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Drug-soaked letters lead to electronic mail policy at Ga. jail

People have gone to great lengths to get drugs into the facility, but the sheriff’s office is gaining the upper hand


AP Photo/Pat Sullivan

By Katie Nussbaum
Savannah Morning News, Ga.

SAVANNAH, Ga. — Chatham County jailors take many steps to keep drugs out of their 2,000-bed facility — even down to limiting how those incarcerated there receive mail.

Staff at the local detention center have intercepted letters and envelopes addressed to inmates that are laced with fentanyl, a synthetic and inexpensive opioid that is 50 to 100 times more potent than morphine, along with other synthetic drugs.

“They soak the paper in fentanyl and they take it out and dry it and then they write a letter on it and send it into the jail and then [the inmates] would take and tear it off and sell it like chewing gum and people would get it and get high on it,” Chatham County Sheriff John Wilcher said.

The trend has forced the Chatham County Sheriff’s Office to adapt its processes: They encourage electronic mail and photos and photo scan all physical mail sent to prisoners, delivering those communications via kiosks.

A fatal dose of fentanyl ranges from 2 to 5 milligrams. For comparison, a single pack of Splenda contains 1,000 milligrams of sweetener, which would amount to enough fentanyl to kill upwards of 500 people.

During a recent Chatham County Commission meeting, CNT Deputy Assistant Director Dan Flood reported that there had been 34 overdose deaths in the county this year as of Aug. 27, including three on Aug. 26.

Using mail to get drugs into the jail is nothing new. Wilcher became aware of the practice while working in jail administration several years ago.

“We noticed we had a lot of inmates who were getting sick and had to be taken to the hospital. Well, the first thing we came up with, through some reliable sources, was they were putting angel dust and stuff under stamps, putting them on the letters and (inmates were) taking the stamps off, and licking them and getting high,” he said.

To remedy the problem the stamps were cut off of the envelopes before they were given to inmates, but later officials discovered that drugs were then being placed under the seal of the envelopes.

Wilcher retired as jail administrator in 2014 and was elected as sheriff in 2016. When he came back on board at the Chatham County jail he and his leadership team once again noticed an issue with mail.

Senders were creating fake return address labels to disguise letters, cards and other documents as legal mail in order to get prohibited items in the hands of inmates.

After moving to copy the legal mail, officials discovered that incoming letters were being soaked in fentanyl or suboxone, which is used to treat opioid addiction, but when misused can be addictive.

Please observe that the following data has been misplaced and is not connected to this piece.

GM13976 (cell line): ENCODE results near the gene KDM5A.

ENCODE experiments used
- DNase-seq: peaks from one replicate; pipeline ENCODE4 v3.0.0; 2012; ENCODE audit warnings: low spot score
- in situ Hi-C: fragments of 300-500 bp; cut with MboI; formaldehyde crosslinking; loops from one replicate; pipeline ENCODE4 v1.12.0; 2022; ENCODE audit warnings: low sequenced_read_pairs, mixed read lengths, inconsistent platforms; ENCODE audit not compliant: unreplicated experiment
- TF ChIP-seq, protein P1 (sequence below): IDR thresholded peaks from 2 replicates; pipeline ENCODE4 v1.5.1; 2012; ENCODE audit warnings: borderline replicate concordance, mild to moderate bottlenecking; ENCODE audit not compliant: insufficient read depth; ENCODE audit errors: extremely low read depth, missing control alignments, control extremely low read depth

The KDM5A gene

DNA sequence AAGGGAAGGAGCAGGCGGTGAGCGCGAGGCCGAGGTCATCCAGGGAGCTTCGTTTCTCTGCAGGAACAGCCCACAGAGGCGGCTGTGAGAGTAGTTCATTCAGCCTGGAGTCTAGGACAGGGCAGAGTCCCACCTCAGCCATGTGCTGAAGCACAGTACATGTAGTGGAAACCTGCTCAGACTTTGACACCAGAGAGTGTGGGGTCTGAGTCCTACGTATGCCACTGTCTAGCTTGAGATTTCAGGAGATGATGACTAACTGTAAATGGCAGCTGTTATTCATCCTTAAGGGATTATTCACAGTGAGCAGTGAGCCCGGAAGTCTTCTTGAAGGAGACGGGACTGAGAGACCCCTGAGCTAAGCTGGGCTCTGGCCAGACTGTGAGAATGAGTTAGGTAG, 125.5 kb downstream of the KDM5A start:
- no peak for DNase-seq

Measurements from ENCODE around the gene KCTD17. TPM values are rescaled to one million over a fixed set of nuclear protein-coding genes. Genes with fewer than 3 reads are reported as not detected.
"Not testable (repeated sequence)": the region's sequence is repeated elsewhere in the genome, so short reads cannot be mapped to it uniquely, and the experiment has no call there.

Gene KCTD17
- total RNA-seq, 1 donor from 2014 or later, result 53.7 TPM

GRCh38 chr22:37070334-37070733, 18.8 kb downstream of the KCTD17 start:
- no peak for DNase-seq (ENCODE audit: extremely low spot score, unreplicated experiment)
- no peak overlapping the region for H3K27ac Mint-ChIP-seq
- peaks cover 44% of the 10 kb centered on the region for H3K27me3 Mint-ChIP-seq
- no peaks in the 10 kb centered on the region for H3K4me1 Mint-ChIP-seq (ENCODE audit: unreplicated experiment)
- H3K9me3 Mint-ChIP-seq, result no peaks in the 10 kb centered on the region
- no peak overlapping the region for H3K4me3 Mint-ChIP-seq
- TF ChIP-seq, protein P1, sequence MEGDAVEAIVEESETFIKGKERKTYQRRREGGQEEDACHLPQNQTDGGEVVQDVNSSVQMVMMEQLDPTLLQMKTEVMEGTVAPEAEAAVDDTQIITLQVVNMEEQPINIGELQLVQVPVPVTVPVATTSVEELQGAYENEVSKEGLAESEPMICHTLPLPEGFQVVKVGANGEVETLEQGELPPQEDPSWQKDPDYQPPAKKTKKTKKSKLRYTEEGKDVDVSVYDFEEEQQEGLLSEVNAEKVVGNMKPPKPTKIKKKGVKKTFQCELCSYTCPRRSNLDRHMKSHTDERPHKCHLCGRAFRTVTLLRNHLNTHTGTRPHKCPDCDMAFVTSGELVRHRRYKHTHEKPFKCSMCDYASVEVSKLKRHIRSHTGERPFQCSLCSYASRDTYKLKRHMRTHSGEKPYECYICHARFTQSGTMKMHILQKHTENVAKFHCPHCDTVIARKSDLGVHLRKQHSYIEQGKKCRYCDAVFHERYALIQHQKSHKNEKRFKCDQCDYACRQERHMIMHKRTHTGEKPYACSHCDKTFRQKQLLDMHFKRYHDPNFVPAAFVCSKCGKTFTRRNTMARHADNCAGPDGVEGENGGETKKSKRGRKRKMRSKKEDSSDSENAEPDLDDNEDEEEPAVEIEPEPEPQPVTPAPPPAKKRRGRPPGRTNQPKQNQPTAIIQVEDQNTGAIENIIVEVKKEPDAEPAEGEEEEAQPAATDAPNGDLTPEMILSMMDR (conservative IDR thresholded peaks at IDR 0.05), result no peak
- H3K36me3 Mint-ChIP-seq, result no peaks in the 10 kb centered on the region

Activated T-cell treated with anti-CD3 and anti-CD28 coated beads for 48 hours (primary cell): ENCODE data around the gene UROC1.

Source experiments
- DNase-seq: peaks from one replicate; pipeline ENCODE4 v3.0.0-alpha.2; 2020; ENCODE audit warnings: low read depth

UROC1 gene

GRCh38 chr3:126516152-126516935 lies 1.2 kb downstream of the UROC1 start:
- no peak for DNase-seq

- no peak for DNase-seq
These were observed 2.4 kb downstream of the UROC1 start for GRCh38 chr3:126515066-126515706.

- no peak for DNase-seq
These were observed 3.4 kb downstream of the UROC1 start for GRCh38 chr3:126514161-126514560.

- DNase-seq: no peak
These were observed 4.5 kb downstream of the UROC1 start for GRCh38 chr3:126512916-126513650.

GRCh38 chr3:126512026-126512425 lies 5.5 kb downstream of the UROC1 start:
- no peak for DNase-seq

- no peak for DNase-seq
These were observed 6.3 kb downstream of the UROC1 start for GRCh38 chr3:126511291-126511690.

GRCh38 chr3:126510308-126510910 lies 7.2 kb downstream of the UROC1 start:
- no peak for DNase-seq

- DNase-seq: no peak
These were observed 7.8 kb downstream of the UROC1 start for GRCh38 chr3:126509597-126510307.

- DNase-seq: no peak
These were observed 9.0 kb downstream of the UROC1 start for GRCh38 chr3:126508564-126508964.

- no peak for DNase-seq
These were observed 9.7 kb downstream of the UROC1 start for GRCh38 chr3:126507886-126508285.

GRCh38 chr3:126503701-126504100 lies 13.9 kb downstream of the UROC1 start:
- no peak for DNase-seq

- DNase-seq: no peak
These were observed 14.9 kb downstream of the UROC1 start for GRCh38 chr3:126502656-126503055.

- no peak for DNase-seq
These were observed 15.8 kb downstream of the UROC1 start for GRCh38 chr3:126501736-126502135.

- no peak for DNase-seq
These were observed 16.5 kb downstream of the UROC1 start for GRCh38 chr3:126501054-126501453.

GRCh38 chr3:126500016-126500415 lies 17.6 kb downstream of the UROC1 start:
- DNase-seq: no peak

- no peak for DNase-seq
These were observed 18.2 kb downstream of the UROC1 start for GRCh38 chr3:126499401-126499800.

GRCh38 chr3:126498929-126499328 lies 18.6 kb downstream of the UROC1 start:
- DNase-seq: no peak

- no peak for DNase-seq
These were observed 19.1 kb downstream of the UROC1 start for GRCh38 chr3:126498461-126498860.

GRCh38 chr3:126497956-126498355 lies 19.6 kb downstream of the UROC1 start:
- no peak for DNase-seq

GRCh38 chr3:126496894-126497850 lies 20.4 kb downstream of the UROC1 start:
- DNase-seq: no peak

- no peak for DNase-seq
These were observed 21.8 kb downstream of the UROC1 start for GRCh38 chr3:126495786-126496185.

Another issue Wilcher and his team were notified about is the practice of soaking paperback books.

According to a notice distributed through the National Sheriff’s Association, books were being stolen from a store, soaked in drugs and then returned to the store and shipped to inmates.

“Fortunately as far as I know we haven’t had one come in,” Wilcher said of the contraband-laced books.

A little more than a year ago the jail moved to an electronic mail system in order to get ahead of the issue, which Wilcher said is working smoothly. The jail already had kiosks for inmates to send and receive emails and order commissary. Now all mail, except legal mail, is uploaded to the system for inmates to read.

“We have seen a decline on 10-78 calls, which is a sick person that is down and needs medical help,” he said.

As for the drug-laced mail, Wilcher said the return address labels are fake, preventing the Sheriff’s Office from tracing the contraband back to any of the original senders.

“And you can’t do fingerprints, because how many people handled this envelope between where it originated and when it got (to the jail)?” he said.

Using kiosks for electronic mail isn’t unique to the Chatham County Detention Center. Several counties across the state, including Lumpkin, Gwinnett and Muscogee counties, have implemented similar policies.

At the federal level, the Federal Bureau of Prisons launched a months-long pilot program to digitize incoming mail to cut down on contraband in 2020.

The electronic mail system keeps both inmates and officers safe, Wilcher said.

“We’ve tried everything in the world to make sure that no drugs get sent to the jail by doing this with the mail. (People say) ‘Well, that’s depriving them their rights.’ No, it’s not; this is for their safety,” he said.

“Not only for their safety, but my officers’ safety, too, because you get a person who gets back there and gets high and there’s no telling what they’re likely to do.”

Next: Battling narcotics in jail mail

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